Coming soon to a plate near you: Farm-raised sturgeon

Ancient, armored and hardy, white sturgeon have likely prowled Pacific coastal rivers and deltas for time immemorial, growing to enormous lengths and living for decades.

But North America’s largest freshwater fish also makes for good eating and a private Klamath County hatchery has been raising the delectable dinosaurs for commercial consumption over the past few years.

Armed now with all the appropriate fish processing licenses and sturgeon large enough to harvest, the Oregon Royal Sturgeon Company began to sell and ship out its first cuts of the fish this summer, said Darryl Goodson, the company’s owner.

The Fort Klamath hatchery is only the place in Oregon licensed by the FDA and the Oregon Department of Agriculture to raise and process sturgeon.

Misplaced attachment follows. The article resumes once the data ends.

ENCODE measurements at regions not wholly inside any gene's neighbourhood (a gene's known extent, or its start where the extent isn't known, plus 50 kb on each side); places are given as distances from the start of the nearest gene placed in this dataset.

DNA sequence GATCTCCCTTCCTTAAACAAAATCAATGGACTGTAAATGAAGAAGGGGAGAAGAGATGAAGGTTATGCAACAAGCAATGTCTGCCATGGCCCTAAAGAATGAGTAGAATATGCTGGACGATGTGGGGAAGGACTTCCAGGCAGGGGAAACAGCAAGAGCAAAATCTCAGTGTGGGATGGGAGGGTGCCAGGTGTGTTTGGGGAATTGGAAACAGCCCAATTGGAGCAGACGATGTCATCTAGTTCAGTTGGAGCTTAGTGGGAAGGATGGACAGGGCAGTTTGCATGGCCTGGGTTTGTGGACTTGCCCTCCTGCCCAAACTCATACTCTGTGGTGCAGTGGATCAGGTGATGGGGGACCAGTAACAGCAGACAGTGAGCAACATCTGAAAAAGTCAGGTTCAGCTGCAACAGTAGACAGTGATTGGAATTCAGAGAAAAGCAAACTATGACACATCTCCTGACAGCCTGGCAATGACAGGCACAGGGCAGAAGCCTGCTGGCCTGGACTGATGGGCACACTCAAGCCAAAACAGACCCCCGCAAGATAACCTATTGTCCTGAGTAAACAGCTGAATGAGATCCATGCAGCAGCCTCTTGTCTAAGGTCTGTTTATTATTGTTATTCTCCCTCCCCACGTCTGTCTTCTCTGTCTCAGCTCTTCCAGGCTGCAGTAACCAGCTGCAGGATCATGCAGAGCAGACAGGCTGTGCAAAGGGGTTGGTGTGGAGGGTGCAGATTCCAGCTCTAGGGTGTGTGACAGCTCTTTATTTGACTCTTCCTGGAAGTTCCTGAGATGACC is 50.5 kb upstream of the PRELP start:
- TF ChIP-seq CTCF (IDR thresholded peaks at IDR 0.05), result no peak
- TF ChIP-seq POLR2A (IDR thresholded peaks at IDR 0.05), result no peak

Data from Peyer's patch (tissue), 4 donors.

The company’s goal is to not waste a single inch of the fish — which are all raised in a state-of-the-art, closed water system that is separate from the local watershed, Goodson said.

Neighbors of the hatchery have already purchased cuts of the fish, the company’s website — — offers the products and shipping. Some Southern Oregon restaurants have already ordered. Others, like Klamath Falls’ Fable PNW restaurant, are in talks to potentially secure some of the local sturgeon meat — with a texture similar to swordfish, marlin or even chicken breast — for their menu.